22 November, 2020

Creative Destruction

Every now and then you need to embrace creative destruction. Yes?

Do you purge, cull or weed out old works that don't, or haven't, made the cut?



Rick Corbett 27 Nov 2020

Great question! Personally for me, I keep all of my older works, especially the drawings I just stop working on because I don't like the direction they are going in. I save my work in a map drawer which I use for inspiration. I pull these older works out when I feel in a rut. I feel that just by looking at these older drawings, I feel inspired.

Mark Lembo 28 Nov 2020

Thanks. The work that was recycled had been kept for those reasons, but they had served their purpose. There is something refreshing about the 'editing.' On the bright side, a new series/collection was born out of the review. Generally, my work tends toward brighter. A grouping of much darker works started to emerge, so there are now maybe a dozen, or so, works that are now set aside. Often, I have to remind myself that there may be an audience for the works that are not my favorites. (That will be next week's discussion!)

Cheers, MAL

Anneke Hut 28 Nov 2020

Mark, what a good idea! Now you have inspired me to go through my rejected works. Trouble is I've got more rejected ones than approved ones, so it will take some time. :)

Mark Lembo 28 Nov 2020

We all know that feeling. For what it's worth, I made an A pile (absolute keepers), a B pile (maybe with some work) and a C pile (Why have I been saving this?) - and was fairly lenient in the judging. After a couple of passes, the C pile was about one-fourth of the material I had saved over the years. That said, if this was done annually, I would limit the C pile to 10%.

Cheers, MAL.

Brian Wolfgang Becker 27 Feb 2021

Absolutely! It is essential for every person that works and produces art work!

Lucia Stewart 12 Mar 2021

I love looking back at my older work, even if some of the artwork make me cringe a bit, it's good to see the progress you make on your artist journey.

Mark A. Lembo 12 Mar 2021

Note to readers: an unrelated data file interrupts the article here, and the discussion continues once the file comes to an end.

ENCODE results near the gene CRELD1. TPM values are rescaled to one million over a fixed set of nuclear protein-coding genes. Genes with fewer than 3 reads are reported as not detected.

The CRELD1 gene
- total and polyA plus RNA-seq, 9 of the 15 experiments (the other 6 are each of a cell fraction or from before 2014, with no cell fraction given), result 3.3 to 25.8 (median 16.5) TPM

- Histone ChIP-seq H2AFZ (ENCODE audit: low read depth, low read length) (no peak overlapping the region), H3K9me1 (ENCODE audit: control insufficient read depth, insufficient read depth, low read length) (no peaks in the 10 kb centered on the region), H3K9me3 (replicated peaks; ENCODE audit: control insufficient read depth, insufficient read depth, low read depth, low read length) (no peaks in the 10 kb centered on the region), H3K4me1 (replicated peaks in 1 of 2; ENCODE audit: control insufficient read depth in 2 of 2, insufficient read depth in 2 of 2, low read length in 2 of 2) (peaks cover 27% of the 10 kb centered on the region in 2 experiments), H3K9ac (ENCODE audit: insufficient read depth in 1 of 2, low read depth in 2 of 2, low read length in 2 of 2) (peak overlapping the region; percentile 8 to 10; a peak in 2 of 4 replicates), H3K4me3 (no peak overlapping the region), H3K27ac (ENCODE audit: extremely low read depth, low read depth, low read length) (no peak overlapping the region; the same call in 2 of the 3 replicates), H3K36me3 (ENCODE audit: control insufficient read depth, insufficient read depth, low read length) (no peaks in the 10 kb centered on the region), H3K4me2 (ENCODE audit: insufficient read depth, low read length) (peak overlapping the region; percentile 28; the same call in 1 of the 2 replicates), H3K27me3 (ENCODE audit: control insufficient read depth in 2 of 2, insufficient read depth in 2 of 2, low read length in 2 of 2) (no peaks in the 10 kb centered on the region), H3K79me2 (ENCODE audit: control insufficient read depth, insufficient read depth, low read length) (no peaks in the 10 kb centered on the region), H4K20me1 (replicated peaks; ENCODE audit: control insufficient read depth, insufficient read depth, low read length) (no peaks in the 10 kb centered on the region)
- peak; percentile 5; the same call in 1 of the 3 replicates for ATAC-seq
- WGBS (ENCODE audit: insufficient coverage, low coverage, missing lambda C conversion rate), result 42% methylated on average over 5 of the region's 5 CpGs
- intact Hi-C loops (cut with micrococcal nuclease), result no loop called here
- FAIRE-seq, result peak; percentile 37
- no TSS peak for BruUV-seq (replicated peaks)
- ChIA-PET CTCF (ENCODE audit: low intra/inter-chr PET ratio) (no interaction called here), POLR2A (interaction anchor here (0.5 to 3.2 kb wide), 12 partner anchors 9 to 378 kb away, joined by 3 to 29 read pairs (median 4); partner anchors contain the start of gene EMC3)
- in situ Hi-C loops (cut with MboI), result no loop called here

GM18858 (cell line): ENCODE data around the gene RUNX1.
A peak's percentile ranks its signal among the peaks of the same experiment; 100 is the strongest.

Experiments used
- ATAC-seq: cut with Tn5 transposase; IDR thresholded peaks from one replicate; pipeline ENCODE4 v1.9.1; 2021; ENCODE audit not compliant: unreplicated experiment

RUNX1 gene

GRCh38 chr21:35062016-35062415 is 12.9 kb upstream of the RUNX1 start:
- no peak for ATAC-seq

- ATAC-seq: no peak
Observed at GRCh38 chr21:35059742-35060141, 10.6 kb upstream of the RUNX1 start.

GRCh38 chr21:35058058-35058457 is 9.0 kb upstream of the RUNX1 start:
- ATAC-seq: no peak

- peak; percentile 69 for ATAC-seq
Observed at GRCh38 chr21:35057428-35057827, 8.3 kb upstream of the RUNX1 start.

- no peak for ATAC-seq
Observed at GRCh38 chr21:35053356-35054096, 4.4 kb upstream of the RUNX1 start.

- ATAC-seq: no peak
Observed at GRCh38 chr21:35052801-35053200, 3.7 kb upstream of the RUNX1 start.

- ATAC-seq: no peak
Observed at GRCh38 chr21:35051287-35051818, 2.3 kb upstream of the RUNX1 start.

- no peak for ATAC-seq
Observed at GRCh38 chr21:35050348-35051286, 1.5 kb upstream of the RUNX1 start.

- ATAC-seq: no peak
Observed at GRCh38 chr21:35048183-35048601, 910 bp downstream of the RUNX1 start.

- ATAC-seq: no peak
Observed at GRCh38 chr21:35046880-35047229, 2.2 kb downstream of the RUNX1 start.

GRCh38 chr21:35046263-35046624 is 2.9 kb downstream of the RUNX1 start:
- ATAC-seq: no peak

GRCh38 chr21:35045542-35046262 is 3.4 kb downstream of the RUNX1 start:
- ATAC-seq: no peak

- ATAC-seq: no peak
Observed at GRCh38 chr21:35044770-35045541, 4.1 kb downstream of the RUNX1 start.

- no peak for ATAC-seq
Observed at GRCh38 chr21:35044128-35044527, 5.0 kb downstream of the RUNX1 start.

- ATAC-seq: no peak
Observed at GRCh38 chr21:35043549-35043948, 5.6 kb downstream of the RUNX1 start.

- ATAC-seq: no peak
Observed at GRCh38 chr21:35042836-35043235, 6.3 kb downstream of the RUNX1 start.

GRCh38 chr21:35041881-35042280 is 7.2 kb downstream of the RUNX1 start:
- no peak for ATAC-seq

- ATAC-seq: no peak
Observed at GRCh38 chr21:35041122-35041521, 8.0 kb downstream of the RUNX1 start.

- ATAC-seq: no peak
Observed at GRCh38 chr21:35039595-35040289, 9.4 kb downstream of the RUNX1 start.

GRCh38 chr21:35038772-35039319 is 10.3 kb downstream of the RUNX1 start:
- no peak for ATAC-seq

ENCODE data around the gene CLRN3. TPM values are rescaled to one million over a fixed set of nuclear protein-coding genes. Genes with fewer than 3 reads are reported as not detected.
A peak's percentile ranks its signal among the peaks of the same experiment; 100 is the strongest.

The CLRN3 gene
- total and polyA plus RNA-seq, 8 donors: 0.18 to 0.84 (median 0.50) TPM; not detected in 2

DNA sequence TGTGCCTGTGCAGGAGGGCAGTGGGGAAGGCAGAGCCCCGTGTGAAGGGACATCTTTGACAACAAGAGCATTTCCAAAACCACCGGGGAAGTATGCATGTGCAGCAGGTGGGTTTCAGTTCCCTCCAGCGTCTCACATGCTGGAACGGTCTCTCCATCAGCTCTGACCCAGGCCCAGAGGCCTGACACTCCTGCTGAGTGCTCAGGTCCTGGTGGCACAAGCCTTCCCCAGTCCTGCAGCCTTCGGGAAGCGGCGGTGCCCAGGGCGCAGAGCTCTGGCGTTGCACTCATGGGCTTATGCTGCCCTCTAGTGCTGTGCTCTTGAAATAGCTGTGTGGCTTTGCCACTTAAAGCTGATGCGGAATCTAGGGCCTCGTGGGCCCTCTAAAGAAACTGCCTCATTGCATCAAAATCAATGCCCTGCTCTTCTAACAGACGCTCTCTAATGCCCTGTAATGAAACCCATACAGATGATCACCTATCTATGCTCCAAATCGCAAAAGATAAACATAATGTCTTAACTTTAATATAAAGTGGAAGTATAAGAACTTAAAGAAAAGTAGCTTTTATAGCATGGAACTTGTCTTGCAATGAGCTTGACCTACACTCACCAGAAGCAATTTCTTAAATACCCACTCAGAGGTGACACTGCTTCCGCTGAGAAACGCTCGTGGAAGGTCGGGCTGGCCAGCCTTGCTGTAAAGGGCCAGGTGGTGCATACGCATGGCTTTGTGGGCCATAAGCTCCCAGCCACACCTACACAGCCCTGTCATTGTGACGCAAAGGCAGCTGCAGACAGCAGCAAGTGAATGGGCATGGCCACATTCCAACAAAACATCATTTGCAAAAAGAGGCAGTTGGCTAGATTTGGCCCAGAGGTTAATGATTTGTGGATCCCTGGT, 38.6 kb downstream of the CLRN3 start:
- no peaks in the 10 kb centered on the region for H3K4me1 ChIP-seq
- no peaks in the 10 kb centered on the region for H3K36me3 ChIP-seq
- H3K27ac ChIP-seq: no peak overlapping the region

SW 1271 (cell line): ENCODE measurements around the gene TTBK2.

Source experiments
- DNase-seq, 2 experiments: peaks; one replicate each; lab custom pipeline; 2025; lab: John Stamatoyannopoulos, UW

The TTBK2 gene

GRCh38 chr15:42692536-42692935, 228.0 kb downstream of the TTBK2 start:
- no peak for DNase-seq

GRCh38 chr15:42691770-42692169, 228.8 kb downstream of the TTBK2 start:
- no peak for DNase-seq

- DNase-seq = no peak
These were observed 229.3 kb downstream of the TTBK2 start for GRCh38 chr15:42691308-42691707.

I agree, it is nice to see one's 'arc' and the progress that is being made. It is a bit of confidence builder to take the leap and cull out the bottom 10% - you challenge yourself to replace it with something better.

Not only that, but your inventory is easier to manage! ;- )

Have a great weekend,

Cheers, MAL

Vincent von Frese 12 Mar 2021

Might keep every idea, thought, note and sketch Here’s why;

There always remains a minute chance that you and your work will become an international artistic success. Just like the digital artist on the news today who sold his one image for $60,000.00.

Paparazzi, book reviews, guest appearances and museum shows. Autograph sessions wherever you go and offers by hundreds of promoters and sponsors.

Therefore just as it often has been and is for the famous artists we know of anything including a smudge has become an object of value by collectors. This work gets divided into periods and is fodder for fans wanting to derive some hidden meanings discoverable inside this work. Much easier for a miniature artist since space is always a problem.

Mark A. Lembo 12 Mar 2021

To quote the old Vince Gill song for the 'famous principle' to work "it'll take dying get it done" - and that's not part of my plan for a while!

I'll stick with the Scarcity Principle that results in a mismatch between the desired supply and demand equilibrium = $$$$.

Here's to a great and creative weekend!

Cheers, MAL